Have you ever thought about what pain really is?
The actual feeling of pain comes from nerve endings in our bodies that send signals to the brain alerting it of a trauma. Say you’ve burned yourself. Having the ability to feel the pain of being burned causes your brain to force your body to react (fast!) and remove itself from the situation or source of pain. Pain, then, is just a signal that something is wrong and the situation needs to be corrected.
Taking attention away from pain makes it less intense.
Our ability to feel pain is one of the body’s best defense mechanisms because it teaches us not to do things that harm the body.
But what happens when that pain persists or is unmanageable?
When you’ve injured yourself, you’ll feel pain, but after a time your brain will register the healing process and pain becomes more manageable and easier to ignore.
In certain cases, though, pain is not so easily compartmentalized and managed. Chronic conditions such as fibromyalgia and arthritis can cause persistent pain — or, the continued firing of messages between the nerve endings and the brain.
Meditation can provide the extra discipline needed to manage chronic pain.
Research has found that meditation for pain can actually change the way we feel physical pain. Meditation also helps you improve your mindset so that healing is accelerated. You can use meditation to discipline your brain and body to shut down the pain-causing message relays by using what is called the Gate Control Theory.
What Is The Gate Control Theory?
Definition: The idea that pain signals from nerve endings are blocked by a “gate” in the spinal cord to inhibit pain. These signals are prevented from reaching higher levels in your central nervous system.
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- The spinal cord serves as a courier or “information highway”;
- Messages from the body are sent up the spinal cord to the brain and vice versa;
- When pain signals are being sent to the brain, synapses in the spinal cord either block messages or allow them to pass through based on which are deemed immediately important. The “gate” either opens to let certain messages pass through or closes to keep too many from reaching the brain;
- This is a way to prioritize the incoming information. The brain does not become overloaded with messages from the body all at once and can deal with the body’s immediate needs in better order.
Using Gate Control To Manage Pain
The essence of Gate Control Theory is that if you take your attention away from your pain, the transfer of pain signals from the site of your injury to the brain slows or stops, thus effectively dissipating your perception of that pain.
The opposite is also true: the more attention you give to pain, the more the brain registers the incoming messages as important, and the more the pain will intensify.
This means that if you can have the mental discipline to take your attention away from the pain and turn your attention elsewhere, your perception of pain will decrease. The injury is still there, but it becomes less “immediately important” in the brain.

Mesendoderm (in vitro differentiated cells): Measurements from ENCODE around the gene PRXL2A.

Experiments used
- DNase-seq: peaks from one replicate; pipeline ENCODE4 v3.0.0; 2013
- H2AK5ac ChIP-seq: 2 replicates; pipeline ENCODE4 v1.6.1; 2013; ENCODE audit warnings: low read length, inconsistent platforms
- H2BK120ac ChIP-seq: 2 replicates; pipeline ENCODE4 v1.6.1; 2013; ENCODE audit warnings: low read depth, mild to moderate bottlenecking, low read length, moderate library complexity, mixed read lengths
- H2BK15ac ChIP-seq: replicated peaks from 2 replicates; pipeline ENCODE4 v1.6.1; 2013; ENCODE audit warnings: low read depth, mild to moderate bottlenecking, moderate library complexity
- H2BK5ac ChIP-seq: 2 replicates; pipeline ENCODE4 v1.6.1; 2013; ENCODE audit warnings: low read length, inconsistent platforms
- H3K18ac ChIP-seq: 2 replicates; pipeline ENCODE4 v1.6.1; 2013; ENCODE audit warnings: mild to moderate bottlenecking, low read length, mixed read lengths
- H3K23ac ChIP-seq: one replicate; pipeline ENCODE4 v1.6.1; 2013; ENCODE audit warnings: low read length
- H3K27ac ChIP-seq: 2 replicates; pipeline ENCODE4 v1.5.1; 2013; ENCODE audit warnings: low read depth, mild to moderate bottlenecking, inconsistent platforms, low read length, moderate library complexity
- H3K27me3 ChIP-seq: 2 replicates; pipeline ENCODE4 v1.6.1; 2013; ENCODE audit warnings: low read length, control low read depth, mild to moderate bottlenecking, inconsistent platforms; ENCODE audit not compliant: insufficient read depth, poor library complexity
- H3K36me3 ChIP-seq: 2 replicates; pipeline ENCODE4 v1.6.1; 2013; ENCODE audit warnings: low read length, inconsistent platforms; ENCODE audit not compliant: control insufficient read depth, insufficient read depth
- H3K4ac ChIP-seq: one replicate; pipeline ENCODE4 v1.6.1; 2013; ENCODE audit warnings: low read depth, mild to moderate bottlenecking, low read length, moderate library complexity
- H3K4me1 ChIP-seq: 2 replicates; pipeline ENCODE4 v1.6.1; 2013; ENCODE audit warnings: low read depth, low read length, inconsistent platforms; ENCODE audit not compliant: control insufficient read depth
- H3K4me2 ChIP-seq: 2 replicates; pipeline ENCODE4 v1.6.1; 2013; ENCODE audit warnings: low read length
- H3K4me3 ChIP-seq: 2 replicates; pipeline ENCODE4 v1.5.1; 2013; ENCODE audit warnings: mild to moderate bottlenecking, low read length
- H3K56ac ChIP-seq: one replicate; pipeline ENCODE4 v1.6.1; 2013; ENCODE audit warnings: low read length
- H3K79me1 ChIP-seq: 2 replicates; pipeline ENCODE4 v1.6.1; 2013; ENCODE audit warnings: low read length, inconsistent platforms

This serves the purpose of lessening the stress response, meaning the sympathetic nervous system can relax and the parasympathetic nervous system can begin the process of healing.
This philosophy is behind the Lamaze method used in childbirth: by distracting the mother’s attention to specific breathing exercises, her perception of pain decreases and she is better able to focus on pushing.
Meditation serves as a way to focus the mind away from the pain and either focus it on perfect health or simply distract yourself with another topic. Most importantly, meditation shuts down the stress response which intensifies the pain. The stress response includes these common factors that open your central nervous system’s “gate” and intensify pain:
- Negative thoughts
- Memory of pain
- Life situation crises
- Unrelated stress
Meditation helps you cope with these negative pain-intensifying energies.
The brain is most easily distracted when you push your mind in a mentally demanding task. In order to go through all the necessary steps to complete a task, the brain must focus solely on it and will file all other neural signals away to be dealt with later… or not at all.
You’ve probably heard people counsel each other to “stay busy” whenever they’re in emotional turmoil such as after a breakup or other personal crisis. This is the same theory, except instead of blocking emotional pain, it blocks physical pain.
Try this technique to manage pain:
- Put on your headphones and your favorite mediation track that is most mentally stimulating so your mind has something to distract it (the meditation will relax you);
- Get comfortable. If you are meditating to deal with chronic pain or intense pain from an injury, be sure to employ a posture that will not bring on more pain. You will not be able to focus this way. Lying down or sitting in a chair may be the most viable options (don’t feel like you need to be in full Lotus for meditation to be effective);
- Once you’re comfortable focus on your breathing. Breathe in through your nose and out through your mouth. Count your breaths if that helps you focus on it; or you can make yourself breathe in rhythm with the meditation track. Focus on the slowing of your heart rate and the relaxing of your muscles;
- Once you’ve reached a tranquil and relaxed state physically you may find that your pain has already eased just by relaxing your body;
- If the pain persists, use any number of mental exercises to distract yourself: for example, counting from 100 to 1 backwards by threes. Not that easy! Or you can try naming all of the people you know — and even mentally send them the same healing energy you’re creating within yourself.
Pain is “in your head” and you can give it as much, or as little, attention as you choose!